These ideas and philosophies, at least in physics, are codified methodologies for solving some widely occurring issue. Examples are perturbation theory, regression analysis and linear extrapolation. Each of the above is widely successful for their originally intended use cases but have been generalized grossly beyond, sometimes successfully often not so. The reason that these are philosophy of science problems instead of mere science problems is because 1) they occur across all the sciences, 2) such tools are conceptually simple, i.e. mathematically often very well understood, but at the same time their domain of validity for application outside of a pure mathematics or extremely simplified physics context is not that well understood or even studied at all, and 3) experiment offers no guide forward because the intratheoretical gap becomes enormous and at the same time technically nigh-indistinguishable.

The solving of the above sort of problems is more often than not undertaken by scientists themselves, often unsuccessfully even after many many repeated attempts. These scientists are actually ill equipped to solve such problems, because the regular scientific method they have been taught does not help them in solving such problems. These problems tend to be nowhere near the more regular (or optimal) scientific case of comparing clear-cut well defined intertheoretical predictions using experiment.

This is explained also by philosophy and history of science, namely that most scientists are technicians beholden to practicing traditional science and so they do not have the required visionary maturity necessary to be able to correctly conceptually reframe theories as is done during revolutionary science. In other words, it is easier to build upon an existing theory and methodology than it is to rewrite an entire theory and invent an accompanying methodology. In this age of specialization it is obvious we are clearly training technicians, based on the fact that technicians have strongly thrived going forward using the traditional methodologies. It is only when this thriving stops, that this problem becomes apparent.
 
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  • #17
verty
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... questions pertaining to differing philosophies of sciences in contemporary sciences, such as modern physics always seem to be phrasable entirely in sociological terms. Doing this carefully, and backing up statements using references, seems to be capable of completely circumventing the trouble of actually discussing philosophical ideas themselves. Just describing and analyzing the social characteristics is often enough to resolve at least some of the more interesting philosophical issues encountered in practice, often when engaging with colleagues who have a different point of view, i.e. a different philosophy.
I think if people have a question in mind that irks them or is interesting to them, they will look for the answer. For example, Descartes was interested in the question, how do I know anything at all? And he looked for the answer and came up with an idea called rationalism. But I for example am not interested in the question of how we know stuff. We learn it, that's good enough for me.

I just don't see how you could study this beyond some sort of questionaire: have you sought answers to any of these questions? How does the soul control the body, etc. I mean, it's just silly, isn't it, to be concerned about such stuff.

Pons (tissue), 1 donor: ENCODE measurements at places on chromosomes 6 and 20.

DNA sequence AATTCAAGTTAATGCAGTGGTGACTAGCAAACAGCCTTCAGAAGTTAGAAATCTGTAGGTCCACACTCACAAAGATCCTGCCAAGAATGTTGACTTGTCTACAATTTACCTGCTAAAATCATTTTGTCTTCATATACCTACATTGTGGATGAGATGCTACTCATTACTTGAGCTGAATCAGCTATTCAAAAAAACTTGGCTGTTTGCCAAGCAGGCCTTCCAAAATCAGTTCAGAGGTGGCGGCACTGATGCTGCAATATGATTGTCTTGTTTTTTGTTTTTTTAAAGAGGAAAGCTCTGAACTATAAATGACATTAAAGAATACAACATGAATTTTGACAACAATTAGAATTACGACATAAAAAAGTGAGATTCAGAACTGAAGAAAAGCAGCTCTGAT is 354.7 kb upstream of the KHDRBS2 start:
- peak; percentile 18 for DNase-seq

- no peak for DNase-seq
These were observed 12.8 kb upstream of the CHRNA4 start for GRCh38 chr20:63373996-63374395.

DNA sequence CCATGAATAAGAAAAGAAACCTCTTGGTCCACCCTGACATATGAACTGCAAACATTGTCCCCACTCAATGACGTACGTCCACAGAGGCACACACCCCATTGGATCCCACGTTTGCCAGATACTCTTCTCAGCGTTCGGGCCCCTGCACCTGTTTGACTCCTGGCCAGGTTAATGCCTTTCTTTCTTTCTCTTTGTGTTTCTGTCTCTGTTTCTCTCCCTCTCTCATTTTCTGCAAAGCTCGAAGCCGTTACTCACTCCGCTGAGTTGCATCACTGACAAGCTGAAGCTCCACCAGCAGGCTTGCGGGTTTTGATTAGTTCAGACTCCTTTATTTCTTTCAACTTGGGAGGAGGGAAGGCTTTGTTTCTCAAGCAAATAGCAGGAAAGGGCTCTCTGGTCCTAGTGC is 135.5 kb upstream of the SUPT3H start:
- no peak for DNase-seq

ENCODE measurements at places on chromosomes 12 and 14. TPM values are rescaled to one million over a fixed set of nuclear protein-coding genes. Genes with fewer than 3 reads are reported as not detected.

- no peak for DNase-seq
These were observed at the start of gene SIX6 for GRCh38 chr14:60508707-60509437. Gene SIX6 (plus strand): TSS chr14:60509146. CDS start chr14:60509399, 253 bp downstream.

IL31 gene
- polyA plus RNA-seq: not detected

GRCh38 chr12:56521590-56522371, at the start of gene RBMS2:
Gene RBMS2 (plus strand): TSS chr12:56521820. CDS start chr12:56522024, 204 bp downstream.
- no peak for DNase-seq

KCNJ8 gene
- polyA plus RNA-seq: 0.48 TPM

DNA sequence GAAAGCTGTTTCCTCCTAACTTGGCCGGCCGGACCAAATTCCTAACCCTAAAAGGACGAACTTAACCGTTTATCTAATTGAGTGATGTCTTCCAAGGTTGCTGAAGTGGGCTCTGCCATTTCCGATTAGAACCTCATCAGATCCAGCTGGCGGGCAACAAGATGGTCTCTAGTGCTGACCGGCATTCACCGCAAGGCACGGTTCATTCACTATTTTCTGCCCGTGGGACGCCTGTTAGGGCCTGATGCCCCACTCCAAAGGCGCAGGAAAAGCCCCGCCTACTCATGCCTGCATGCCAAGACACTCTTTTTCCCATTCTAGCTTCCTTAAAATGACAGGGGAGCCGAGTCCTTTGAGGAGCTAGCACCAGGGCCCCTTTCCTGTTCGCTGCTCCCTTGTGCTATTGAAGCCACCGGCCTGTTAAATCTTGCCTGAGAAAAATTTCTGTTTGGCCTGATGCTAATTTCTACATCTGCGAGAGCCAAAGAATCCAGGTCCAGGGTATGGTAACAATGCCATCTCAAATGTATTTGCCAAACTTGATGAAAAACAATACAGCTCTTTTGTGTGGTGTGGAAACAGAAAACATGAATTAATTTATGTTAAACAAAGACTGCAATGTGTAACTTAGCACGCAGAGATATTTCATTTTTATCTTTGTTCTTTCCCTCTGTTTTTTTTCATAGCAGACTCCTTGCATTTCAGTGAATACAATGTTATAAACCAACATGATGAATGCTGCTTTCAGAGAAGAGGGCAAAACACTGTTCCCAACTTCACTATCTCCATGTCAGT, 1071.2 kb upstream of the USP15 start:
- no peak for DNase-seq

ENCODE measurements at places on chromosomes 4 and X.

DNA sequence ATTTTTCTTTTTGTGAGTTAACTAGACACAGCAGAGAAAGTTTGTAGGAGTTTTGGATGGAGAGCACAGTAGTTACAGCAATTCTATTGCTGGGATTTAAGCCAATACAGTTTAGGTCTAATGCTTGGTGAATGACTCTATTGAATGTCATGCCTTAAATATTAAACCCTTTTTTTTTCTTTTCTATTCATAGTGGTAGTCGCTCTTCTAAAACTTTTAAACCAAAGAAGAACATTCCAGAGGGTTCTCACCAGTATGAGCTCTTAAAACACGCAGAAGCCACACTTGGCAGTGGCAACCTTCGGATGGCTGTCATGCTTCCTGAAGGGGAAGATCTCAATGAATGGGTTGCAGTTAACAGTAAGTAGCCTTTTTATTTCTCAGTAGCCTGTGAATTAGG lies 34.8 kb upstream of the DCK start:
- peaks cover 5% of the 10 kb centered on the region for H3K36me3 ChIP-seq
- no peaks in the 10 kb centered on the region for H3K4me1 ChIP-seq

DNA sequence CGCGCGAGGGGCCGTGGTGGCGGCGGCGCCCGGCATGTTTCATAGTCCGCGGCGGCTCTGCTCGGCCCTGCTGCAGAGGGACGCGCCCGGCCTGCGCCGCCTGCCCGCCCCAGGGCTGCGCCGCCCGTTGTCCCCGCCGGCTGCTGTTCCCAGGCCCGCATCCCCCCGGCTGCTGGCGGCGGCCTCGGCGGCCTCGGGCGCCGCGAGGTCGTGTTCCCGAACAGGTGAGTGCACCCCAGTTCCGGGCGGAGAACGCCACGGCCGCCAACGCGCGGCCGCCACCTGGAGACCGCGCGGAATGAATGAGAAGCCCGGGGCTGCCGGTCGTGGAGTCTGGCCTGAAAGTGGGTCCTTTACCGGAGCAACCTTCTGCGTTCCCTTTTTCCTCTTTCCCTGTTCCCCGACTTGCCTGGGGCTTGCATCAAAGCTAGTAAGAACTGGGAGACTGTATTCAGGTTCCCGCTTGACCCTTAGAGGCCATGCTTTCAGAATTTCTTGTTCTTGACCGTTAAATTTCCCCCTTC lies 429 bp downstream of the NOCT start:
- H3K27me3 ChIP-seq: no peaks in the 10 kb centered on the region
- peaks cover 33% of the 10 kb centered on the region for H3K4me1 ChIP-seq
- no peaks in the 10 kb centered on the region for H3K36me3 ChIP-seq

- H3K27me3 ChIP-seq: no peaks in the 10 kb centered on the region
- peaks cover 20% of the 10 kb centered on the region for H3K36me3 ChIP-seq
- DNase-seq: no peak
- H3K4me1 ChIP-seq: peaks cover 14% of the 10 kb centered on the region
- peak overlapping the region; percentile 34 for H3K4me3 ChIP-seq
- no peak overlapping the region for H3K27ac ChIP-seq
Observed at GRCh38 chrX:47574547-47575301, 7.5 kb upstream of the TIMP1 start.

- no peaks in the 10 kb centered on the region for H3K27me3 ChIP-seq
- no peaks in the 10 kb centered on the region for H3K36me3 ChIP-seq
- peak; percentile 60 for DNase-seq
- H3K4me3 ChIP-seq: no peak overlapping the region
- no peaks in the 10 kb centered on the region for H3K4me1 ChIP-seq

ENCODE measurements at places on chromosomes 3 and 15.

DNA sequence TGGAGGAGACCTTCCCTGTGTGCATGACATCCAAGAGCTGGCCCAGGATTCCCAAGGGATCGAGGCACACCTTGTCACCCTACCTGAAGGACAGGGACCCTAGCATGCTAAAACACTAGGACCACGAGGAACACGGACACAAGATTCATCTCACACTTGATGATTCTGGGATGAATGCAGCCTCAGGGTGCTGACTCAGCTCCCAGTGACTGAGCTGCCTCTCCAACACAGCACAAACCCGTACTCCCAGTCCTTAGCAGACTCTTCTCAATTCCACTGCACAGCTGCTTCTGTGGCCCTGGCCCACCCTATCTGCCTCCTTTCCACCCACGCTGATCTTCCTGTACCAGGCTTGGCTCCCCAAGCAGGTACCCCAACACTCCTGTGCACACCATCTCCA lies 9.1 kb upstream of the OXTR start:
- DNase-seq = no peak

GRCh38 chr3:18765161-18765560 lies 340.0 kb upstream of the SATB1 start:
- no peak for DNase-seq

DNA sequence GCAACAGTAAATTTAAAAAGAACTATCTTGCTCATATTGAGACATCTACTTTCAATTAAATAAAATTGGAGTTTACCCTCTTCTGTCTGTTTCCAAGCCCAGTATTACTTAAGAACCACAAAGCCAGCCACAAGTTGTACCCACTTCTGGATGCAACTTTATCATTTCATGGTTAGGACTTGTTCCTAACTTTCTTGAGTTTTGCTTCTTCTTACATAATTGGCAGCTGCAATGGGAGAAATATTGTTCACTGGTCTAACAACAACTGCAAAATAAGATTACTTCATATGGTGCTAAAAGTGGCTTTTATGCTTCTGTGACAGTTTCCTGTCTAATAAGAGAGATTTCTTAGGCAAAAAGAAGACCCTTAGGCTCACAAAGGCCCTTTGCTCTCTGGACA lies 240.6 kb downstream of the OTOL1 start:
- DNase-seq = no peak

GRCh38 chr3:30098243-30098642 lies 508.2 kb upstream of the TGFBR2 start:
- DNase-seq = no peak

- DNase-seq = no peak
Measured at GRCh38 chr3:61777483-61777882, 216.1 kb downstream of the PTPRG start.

But scientific questions, why does this lichen fossil seem to lack certain traits that modern lichens have? This is much more interesting, I think. So I guess what I'm trying to say is, society is not that interested in what philosophers think about, and I don't think that will change. So studying what philosophies people have so that one can reformulate one's own view is a philosophical endeavour, IMHO. It's not sociology, I wouldn't think, because we just aren't interested in it.

By simply identifying ideological factors which lead to particular points of view, one is capable of predicting statistically what the philosophy of some specialized scientist is, what factors lead him to that philosophy and how that philosophy has evolved over time in the field in question.
If he is interested in philosophy at all, that is.

Such an analysis can reveal ideas and entire philosophies which are good in some cases for solving particular scientific problems, but at the same time represent serious intellectual impediments if generalized to other problems.
Is not having a particular interest in philosophy a problem? What if "live and let live" is the philosophy, is that good enough?

I won't comment on the rest of Autodidact's post because I don't know about those theories that he mentions.
 
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I think if people have a question in mind that irks them or is interesting to them, they will look for the answer. For example, Descartes was interested in the question, how do I know anything at all? And he looked for the answer and came up with an idea called rationalism. But I for example am not interested in the question of how we know stuff. We learn it, that's good enough for me.
That question belongs to metaphysics, i.e. philosophy proper and not philosophy of science and therefore not answerable by sociological means.
I just don't see how you could study this beyond some sort of questionaire: have you sought answers to any of these questions? How does the soul control the body, etc. I mean, it's just silly, isn't it, to be concerned about such stuff.
You seem to be confusing ill-defined questions with philosophy of science questions. In the philosophy of science, a philosophy means a point of view, for example the belief that Newtonian dynamics is valid at all scales, the belief that the Gaussian distribution is the most common distribution occurring in nature and the belief that quantum theory is more fundamental than general relativity.

To put it more explicit: scientific theories, both verified and unverified ones, together with their related mathematical machinery, experimental predictions, psychological imagery, unquestioned assumptions and practically the entire academic school of thought associated with the practitioners of the thepry are philosophies. From the point of view of philosophy of science, special relativity represents a philosophy, so does Newtonian mechanics, aether theory, string theory, axiomatic quantum field theory and real analysis. These philosophies are more general classes of the theories that represent them.